Also, we need to make sure that this issue of spectrum, and the issues related to spectrum, are important. Well, let me actually for a second go back to the science and fisheries issues for a second. There are a whole host of issues where we need smart strategies. Smart strategies on salmon recovery, storm water and habitat investments, we need smart strategies on our orca population that is threatened in Puget Sound. We need smart strategies on stock assessments and fishery management strategies. I know my colleague from Alaska could weigh in on this issue, but smart fishery management strategies is what will help save our fisheries in an ever-changing economy. In 2018, commercial fishermen caught more than 9.8 billion pounds of seafood, and that in turn supported seafood processors, shipbuilders, trade and restaurant jobs. And marine anglers took more than 194 million fishing trips which fueled our outdoor recreational economy. So, in total there are more than a million jobs in the seafood sector. And there are important science issues that need to be addressed there, as I mentioned.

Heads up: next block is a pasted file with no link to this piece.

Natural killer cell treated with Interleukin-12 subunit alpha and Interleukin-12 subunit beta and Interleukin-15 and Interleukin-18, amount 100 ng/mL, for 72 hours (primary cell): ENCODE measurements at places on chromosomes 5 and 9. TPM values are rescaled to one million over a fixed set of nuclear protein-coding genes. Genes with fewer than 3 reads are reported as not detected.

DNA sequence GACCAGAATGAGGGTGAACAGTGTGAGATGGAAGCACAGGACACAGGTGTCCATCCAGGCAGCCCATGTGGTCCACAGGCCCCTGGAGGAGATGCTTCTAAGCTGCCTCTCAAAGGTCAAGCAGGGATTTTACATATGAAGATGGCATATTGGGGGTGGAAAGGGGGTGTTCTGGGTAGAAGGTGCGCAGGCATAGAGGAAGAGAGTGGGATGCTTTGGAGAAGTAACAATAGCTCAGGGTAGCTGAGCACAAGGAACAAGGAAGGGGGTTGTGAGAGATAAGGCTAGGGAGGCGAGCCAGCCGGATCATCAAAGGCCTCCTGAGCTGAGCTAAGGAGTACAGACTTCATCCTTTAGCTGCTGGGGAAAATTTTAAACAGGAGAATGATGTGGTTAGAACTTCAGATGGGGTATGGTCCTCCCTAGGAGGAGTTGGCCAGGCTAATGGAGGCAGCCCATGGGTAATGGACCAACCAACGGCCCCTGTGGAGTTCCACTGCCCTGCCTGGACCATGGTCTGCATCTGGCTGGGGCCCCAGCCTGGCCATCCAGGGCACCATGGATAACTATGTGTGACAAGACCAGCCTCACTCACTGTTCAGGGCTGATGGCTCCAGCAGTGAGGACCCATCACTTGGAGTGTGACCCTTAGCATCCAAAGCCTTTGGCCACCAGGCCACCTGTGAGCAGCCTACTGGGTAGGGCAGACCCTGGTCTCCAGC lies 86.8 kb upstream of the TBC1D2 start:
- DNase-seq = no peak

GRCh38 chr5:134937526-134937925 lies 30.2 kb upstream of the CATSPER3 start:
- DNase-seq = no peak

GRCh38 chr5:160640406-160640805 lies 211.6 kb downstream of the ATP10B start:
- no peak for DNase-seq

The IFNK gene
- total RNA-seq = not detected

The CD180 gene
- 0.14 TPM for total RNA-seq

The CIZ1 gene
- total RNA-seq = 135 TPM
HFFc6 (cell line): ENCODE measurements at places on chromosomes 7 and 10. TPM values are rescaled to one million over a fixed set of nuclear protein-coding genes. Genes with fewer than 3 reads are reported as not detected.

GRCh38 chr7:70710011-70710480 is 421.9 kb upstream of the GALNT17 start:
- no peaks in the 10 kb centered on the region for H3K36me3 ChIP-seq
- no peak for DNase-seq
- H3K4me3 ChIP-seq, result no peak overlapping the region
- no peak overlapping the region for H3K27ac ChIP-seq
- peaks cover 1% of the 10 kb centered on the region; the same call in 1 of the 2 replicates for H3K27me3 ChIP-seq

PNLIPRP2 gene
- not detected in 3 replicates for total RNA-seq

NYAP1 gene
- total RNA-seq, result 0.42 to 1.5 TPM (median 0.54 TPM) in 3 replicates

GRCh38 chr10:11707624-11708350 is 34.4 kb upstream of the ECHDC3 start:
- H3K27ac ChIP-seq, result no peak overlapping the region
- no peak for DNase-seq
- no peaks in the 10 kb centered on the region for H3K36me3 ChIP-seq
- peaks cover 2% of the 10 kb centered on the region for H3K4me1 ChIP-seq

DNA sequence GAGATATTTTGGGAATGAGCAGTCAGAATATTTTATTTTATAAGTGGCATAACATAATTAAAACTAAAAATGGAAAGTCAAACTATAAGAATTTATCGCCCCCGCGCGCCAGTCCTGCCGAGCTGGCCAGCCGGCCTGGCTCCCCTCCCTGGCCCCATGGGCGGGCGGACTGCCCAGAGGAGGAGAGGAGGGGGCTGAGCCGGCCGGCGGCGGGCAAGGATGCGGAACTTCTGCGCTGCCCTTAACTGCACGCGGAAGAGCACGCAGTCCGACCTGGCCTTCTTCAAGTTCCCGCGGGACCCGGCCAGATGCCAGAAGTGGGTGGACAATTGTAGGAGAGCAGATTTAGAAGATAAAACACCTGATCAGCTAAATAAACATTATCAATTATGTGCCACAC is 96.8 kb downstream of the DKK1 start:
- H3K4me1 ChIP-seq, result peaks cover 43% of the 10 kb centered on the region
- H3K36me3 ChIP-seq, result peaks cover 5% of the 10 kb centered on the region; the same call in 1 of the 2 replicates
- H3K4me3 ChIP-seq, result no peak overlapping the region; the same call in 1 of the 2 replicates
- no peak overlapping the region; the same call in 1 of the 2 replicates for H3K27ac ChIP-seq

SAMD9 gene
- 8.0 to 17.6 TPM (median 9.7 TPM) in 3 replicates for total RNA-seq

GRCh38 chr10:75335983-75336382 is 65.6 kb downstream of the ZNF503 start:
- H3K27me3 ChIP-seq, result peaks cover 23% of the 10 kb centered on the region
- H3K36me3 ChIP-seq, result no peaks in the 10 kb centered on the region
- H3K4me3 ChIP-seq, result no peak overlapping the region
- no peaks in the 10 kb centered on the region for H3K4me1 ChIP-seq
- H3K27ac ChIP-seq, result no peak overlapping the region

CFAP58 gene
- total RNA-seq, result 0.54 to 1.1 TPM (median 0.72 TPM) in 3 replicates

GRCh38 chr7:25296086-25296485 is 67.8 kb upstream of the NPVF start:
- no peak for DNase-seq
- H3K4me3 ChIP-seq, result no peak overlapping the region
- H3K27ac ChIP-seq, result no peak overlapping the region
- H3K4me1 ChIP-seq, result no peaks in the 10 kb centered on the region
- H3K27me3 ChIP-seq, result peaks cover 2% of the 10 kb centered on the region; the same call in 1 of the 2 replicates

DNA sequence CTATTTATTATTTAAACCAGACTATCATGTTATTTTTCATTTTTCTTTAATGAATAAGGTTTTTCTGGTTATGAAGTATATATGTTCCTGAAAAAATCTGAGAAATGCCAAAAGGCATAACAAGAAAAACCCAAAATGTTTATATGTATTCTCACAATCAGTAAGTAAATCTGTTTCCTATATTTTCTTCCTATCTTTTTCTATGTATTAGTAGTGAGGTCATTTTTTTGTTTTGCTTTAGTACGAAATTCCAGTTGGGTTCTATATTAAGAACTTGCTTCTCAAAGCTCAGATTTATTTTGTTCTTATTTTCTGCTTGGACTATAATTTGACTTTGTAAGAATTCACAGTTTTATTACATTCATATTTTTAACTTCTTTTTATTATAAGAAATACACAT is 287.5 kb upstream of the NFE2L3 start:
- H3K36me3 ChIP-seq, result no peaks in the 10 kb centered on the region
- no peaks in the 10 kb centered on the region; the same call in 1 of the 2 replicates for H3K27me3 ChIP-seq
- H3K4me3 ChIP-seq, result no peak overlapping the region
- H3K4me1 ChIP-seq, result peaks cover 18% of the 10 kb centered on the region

So, the other area that I was mentioning is this issue of spectrum and weather forecasting. In my opinion, there's no reason why the United States should not be a leader in weather forecasting. This is an important issue for us, whether you're talking about fires or you're talking about ocean issues. So, making a better, crucial investment in the science for maritime, aviation, space, and agriculture industries will be very important for us moving forward. During the last four years the FCC, I believe, ran roughshod over concerns raised by various committees within Congress on these airwave issues critical to weather data, adjacent to the 24 gigahertz band, critical to systems dependent on GPS and threatened by the Ligado decision. So, I'm hoping that a Commerce Secretary will take these issues and help the administration prioritize how we can get on the same page. And also, work with us on these important issues of national security. The Chairman worked so hard on the issues of Huawei and rip and replace, and making sure that the American infrastructure was going to be secure from the future of threats and violations. I hope the Commerce Secretary will work with us on these security issues on our communication system, as we move forward.
And the Secretary will inherit a new program as part of the COVID bill, the Tribal Broadband Connectivity Program. The 2019 report from FCC found that less than half of households in Indian Country have access to high-speed broadband services, a 20% gap from non-Tribal areas. And so I hope that we will be able to get good administration of that program.